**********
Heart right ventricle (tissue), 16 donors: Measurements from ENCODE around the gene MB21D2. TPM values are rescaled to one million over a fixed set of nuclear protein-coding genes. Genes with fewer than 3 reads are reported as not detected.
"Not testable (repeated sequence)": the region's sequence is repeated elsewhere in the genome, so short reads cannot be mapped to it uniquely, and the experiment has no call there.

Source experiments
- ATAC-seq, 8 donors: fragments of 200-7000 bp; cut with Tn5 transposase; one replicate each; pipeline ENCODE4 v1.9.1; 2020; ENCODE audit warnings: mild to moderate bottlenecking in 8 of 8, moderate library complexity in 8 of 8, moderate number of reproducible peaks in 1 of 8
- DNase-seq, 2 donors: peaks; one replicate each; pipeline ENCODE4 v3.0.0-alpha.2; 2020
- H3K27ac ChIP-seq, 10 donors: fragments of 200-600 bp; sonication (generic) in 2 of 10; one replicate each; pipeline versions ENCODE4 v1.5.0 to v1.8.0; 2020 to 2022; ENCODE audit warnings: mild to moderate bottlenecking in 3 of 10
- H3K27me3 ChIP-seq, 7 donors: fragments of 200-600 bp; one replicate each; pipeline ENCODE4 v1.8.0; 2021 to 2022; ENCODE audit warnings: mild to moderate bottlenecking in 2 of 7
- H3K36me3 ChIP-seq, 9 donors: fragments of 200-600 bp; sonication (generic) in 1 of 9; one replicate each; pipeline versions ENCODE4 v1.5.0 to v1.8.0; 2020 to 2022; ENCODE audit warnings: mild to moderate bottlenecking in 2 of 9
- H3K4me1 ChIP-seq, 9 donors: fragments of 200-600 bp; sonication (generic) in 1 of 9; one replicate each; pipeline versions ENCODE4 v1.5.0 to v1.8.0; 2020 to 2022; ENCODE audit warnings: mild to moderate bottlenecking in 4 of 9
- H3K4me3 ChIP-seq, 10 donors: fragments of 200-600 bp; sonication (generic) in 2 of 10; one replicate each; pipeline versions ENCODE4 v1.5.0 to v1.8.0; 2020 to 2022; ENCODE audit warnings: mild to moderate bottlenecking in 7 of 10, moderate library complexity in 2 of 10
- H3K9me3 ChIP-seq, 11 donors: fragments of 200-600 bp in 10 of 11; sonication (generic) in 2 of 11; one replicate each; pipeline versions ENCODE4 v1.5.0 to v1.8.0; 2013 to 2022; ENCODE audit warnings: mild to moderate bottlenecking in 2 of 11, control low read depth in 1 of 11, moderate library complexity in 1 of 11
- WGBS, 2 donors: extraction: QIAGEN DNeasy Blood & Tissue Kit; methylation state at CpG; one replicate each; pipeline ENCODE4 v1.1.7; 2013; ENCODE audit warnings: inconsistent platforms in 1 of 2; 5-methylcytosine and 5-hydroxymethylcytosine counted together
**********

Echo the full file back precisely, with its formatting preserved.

Heart right ventricle (tissue), 16 donors: Measurements from ENCODE around the gene MB21D2. TPM values are rescaled to one million over a fixed set of nuclear protein-coding genes. Genes with fewer than 3 reads are reported as not detected.
"Not testable (repeated sequence)": the region's sequence is repeated elsewhere in the genome, so short reads cannot be mapped to it uniquely, and the experiment has no call there.

Source experiments
- ATAC-seq, 8 donors: fragments of 200-7000 bp; cut with Tn5 transposase; one replicate each; pipeline ENCODE4 v1.9.1; 2020; ENCODE audit warnings: mild to moderate bottlenecking in 8 of 8, moderate library complexity in 8 of 8, moderate number of reproducible peaks in 1 of 8
- DNase-seq, 2 donors: peaks; one replicate each; pipeline ENCODE4 v3.0.0-alpha.2; 2020
- H3K27ac ChIP-seq, 10 donors: fragments of 200-600 bp; sonication (generic) in 2 of 10; one replicate each; pipeline versions ENCODE4 v1.5.0 to v1.8.0; 2020 to 2022; ENCODE audit warnings: mild to moderate bottlenecking in 3 of 10
- H3K27me3 ChIP-seq, 7 donors: fragments of 200-600 bp; one replicate each; pipeline ENCODE4 v1.8.0; 2021 to 2022; ENCODE audit warnings: mild to moderate bottlenecking in 2 of 7
- H3K36me3 ChIP-seq, 9 donors: fragments of 200-600 bp; sonication (generic) in 1 of 9; one replicate each; pipeline versions ENCODE4 v1.5.0 to v1.8.0; 2020 to 2022; ENCODE audit warnings: mild to moderate bottlenecking in 2 of 9
- H3K4me1 ChIP-seq, 9 donors: fragments of 200-600 bp; sonication (generic) in 1 of 9; one replicate each; pipeline versions ENCODE4 v1.5.0 to v1.8.0; 2020 to 2022; ENCODE audit warnings: mild to moderate bottlenecking in 4 of 9
- H3K4me3 ChIP-seq, 10 donors: fragments of 200-600 bp; sonication (generic) in 2 of 10; one replicate each; pipeline versions ENCODE4 v1.5.0 to v1.8.0; 2020 to 2022; ENCODE audit warnings: mild to moderate bottlenecking in 7 of 10, moderate library complexity in 2 of 10
- H3K9me3 ChIP-seq, 11 donors: fragments of 200-600 bp in 10 of 11; sonication (generic) in 2 of 11; one replicate each; pipeline versions ENCODE4 v1.5.0 to v1.8.0; 2013 to 2022; ENCODE audit warnings: mild to moderate bottlenecking in 2 of 11, control low read depth in 1 of 11, moderate library complexity in 1 of 11
- WGBS, 2 donors: extraction: QIAGEN DNeasy Blood & Tissue Kit; methylation state at CpG; one replicate each; pipeline ENCODE4 v1.1.7; 2013; ENCODE audit warnings: inconsistent platforms in 1 of 2; 5-methylcytosine and 5-hydroxymethylcytosine counted together